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Justice News

Department of Justice
U.S. Attorney’s Office
Southern District of Texas

FOR IMMEDIATE RELEASE
Monday, May 12, 2014

Meth Ring Leader Gets 30 Years In Federal Prison

BROWNSVILLE, Texas – Houston resident Alexander Ortega, 24, has been ordered to prison following his convictions of conspiracy to possess with intent to distribute and conspiring to import approximately 5.1 kilograms of methamphetamine, announced United States Attorney Kenneth Magidson. A federal jury in Brownsville convicted Ortega on Feb. 6, 2013, following three days of trial.

Today, U.S. District Judge Hilda G. Tagle, who presided over the trial, handed Ortega a total of 360 months in prison for each of the four counts of conviction to be served concurrently. In handing down the sentence, Judge Tagle noted the amount of drugs involved and Ortega’s role as leader of the conspiracy. Ortega will also be required to serve a term of five years of supervised release following completion of the prison term.

At trial, the government presented evidence that on March 13, 2011, Omar Lerma-Teniente, 24, of Houston, was caught at the Gateway International Port of Entry with approximately with approximately 5.1 kilograms of methamphetamine hidden underneath the rear seat of the car. Subsequently, on Oct. 24, 2011, John Phelps, 26, of Houston, and William Holley, 27, of Houston, were arrested at the Hidalgo Port of Entry for attempting to smuggle approximately 20 kilograms of methamphetamine into the United States. The investigation linked both cases to Ortega.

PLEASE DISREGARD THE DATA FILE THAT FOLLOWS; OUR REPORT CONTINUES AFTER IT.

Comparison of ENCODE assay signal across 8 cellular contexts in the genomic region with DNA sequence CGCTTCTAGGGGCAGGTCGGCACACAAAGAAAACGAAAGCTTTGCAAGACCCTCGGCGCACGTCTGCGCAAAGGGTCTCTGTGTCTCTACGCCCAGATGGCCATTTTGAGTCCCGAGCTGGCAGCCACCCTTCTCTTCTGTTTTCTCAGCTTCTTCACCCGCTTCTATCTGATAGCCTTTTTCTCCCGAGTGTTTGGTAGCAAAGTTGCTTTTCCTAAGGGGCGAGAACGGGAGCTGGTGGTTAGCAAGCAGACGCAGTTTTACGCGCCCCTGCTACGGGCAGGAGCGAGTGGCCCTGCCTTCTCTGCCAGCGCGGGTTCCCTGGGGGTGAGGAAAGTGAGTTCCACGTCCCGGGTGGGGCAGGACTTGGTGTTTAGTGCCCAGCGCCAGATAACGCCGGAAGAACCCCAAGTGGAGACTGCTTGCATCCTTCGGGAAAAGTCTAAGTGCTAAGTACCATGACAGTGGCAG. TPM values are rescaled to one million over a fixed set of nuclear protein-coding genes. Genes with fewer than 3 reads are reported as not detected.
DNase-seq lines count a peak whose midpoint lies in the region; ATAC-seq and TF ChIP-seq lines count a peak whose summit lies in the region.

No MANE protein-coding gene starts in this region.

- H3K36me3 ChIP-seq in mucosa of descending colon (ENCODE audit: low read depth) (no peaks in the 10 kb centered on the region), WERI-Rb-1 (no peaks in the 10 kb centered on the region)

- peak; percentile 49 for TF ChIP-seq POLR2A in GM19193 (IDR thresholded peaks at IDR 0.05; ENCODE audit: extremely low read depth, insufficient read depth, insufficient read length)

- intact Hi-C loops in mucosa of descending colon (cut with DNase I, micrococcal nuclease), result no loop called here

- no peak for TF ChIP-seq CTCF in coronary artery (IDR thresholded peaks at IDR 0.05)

At trial, the government proved Ortega recruited Lerma-Teniente, Phelps and Holley, having paid them to smuggle the methamphetamine into the United States from Mexico.

Lerma-Teniente, Phelps and Holley were all also convicted in separate, but related cases.

Ortega will remain in custody pending transfer to a U.S. Bureau of Prisons facility to be determined in the near future.

This case was investigated by Homeland Security Investigations. Assistant United States Attorney Ana Cano is prosecuting.

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Updated April 30, 2015